The Everyday Life of Global Finance
In the US and UK, saving and borrowing routines have changed radically and become closely bound-up with the capital markets of global finance. As mutual funds have increased in popularity and pension provision has been transformed, many more individuals and households have come to invest in stocks and shares. As consumer borrowing has risen dramatically and mortgage finance has been extended to those deemed sub-prime, so the repayments of credit card holders and
mortgagors have provided the basis for the issue and trading of bonds and other market instruments.
The Everyday Life of Global Finance explores the unprecedented relationships that now bind society and the markets, challenging the dominant tendency to simply position recent developments in Wall Street and the City of London at the centre of contemporary finance. Grounded in literature from the sociology of finance and international political economy, drawing on the social theory of Callon, Foucault, and Latour, and informed by extensive empirical research, the book shows how global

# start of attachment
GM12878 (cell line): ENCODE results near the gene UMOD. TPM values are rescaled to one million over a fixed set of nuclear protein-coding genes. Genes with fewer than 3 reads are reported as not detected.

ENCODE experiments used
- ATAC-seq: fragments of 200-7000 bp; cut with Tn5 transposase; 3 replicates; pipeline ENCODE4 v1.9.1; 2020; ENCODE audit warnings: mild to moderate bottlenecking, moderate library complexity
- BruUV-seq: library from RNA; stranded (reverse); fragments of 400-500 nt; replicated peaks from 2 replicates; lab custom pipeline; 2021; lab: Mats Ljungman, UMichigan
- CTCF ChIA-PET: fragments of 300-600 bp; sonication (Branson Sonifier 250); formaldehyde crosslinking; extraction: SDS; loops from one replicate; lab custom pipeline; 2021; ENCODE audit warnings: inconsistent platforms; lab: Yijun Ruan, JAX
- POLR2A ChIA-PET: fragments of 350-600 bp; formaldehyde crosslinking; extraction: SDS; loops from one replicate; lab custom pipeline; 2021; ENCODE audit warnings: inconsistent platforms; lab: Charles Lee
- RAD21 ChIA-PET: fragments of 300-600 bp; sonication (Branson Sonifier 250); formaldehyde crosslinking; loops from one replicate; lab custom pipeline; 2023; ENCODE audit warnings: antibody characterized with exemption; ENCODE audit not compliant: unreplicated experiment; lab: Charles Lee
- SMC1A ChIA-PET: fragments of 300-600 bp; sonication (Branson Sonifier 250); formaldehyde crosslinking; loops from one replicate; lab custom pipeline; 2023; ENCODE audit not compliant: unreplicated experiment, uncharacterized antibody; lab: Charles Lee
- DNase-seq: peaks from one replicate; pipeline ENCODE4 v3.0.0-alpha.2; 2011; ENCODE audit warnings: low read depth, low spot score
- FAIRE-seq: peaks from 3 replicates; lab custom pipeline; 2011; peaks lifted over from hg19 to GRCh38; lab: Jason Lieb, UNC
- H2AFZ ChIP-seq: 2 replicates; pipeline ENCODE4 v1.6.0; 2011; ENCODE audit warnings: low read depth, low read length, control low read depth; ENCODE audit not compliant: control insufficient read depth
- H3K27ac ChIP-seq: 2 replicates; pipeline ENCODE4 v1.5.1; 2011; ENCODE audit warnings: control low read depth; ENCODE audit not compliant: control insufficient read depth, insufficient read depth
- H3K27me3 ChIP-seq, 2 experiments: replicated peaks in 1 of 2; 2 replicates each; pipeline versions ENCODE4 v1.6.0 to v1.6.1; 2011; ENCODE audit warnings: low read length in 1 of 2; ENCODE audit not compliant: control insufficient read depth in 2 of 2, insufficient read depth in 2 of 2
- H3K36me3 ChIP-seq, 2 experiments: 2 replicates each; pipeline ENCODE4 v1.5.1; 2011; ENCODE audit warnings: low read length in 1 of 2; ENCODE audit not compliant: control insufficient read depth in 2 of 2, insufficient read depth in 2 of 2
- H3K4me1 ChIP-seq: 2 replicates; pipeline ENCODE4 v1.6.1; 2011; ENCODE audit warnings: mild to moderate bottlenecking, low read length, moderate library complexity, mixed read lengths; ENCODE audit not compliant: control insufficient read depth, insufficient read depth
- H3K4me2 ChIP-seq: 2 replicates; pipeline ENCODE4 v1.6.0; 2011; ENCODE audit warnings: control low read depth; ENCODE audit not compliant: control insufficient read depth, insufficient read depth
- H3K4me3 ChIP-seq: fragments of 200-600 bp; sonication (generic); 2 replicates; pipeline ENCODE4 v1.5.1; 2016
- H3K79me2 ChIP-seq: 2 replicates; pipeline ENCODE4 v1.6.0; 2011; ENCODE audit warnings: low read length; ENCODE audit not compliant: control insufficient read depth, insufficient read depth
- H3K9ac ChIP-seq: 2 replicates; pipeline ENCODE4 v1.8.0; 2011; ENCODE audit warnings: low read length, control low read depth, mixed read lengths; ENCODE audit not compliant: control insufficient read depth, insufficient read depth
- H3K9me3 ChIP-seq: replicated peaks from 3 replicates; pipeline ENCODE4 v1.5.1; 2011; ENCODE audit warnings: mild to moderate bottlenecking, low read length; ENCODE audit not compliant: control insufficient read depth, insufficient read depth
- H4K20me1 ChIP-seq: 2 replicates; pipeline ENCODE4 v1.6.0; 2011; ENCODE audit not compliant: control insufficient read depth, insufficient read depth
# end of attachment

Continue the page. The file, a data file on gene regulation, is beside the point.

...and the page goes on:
finance has become mundane and ordinary in Anglo-America. Finance is not 'out there somewhere', but is embedded in the calculative technologies and performances of reconfigured saving and borrowing networks, and is embodied through the assembly of everyday financial identities and self-disciplines. Society's
new-found relationships with the financial markets are also shown, however, to be marked by stark inequalities, manifest contradictions, and political dissent.
The Everyday Life of Global Finance is thus an ambitious and innovative contribution to our understanding of the contemporary financial world.